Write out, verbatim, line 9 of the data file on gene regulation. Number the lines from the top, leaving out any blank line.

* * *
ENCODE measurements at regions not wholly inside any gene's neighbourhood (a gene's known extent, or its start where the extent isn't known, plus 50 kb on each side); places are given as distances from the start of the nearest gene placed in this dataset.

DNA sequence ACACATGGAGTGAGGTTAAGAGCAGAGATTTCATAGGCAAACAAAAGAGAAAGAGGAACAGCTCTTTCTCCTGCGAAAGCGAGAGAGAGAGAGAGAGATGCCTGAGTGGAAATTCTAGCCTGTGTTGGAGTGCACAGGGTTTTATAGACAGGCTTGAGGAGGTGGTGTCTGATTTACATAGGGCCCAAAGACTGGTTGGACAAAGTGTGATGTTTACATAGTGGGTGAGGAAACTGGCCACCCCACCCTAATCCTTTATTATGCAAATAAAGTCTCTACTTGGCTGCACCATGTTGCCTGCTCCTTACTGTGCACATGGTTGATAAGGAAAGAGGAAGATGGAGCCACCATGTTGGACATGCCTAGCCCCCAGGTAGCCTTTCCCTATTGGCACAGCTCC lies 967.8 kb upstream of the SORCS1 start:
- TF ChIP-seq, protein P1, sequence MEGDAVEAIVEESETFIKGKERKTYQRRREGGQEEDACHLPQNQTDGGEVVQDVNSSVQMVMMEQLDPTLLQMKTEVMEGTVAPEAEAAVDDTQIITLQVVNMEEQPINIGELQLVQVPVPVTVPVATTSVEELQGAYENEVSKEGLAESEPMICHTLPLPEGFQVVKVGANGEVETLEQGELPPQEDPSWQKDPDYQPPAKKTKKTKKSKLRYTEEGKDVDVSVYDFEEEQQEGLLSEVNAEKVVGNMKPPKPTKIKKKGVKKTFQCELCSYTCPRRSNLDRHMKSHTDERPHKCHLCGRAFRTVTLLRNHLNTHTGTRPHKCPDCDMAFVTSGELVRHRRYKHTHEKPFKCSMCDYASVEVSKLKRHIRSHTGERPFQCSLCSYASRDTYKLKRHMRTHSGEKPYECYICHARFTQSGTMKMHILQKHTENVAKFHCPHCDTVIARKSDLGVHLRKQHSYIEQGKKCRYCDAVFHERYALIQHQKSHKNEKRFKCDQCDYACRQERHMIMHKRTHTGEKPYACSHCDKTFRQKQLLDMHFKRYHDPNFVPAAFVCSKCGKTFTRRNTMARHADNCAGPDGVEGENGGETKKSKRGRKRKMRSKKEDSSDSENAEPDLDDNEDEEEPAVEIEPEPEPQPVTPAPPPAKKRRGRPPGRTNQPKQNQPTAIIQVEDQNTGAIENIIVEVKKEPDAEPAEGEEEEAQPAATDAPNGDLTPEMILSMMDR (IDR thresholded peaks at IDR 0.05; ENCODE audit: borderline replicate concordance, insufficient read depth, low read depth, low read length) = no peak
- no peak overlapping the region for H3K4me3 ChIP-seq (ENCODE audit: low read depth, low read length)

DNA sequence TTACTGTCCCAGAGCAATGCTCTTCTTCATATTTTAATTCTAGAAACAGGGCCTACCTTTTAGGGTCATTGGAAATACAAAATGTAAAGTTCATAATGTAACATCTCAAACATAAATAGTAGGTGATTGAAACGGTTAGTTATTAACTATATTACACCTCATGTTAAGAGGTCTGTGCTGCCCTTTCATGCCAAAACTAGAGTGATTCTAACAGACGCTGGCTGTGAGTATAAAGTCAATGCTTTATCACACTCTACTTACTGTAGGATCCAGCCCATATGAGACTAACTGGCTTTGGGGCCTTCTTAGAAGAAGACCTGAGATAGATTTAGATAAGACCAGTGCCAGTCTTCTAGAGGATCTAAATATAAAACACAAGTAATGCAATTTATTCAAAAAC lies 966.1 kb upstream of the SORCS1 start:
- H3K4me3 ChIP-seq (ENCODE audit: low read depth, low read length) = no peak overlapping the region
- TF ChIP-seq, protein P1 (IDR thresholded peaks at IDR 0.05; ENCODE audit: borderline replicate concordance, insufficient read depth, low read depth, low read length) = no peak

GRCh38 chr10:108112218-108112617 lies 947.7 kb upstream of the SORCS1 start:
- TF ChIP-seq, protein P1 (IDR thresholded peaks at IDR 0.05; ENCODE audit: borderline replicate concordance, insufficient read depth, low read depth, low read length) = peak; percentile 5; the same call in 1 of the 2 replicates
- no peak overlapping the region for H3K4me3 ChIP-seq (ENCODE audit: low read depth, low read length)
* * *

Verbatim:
- TF ChIP-seq, protein P1 (IDR thresholded peaks at IDR 0.05; ENCODE audit: borderline replicate concordance, insufficient read depth, low read depth, low read length) = peak; percentile 5; the same call in 1 of the 2 replicates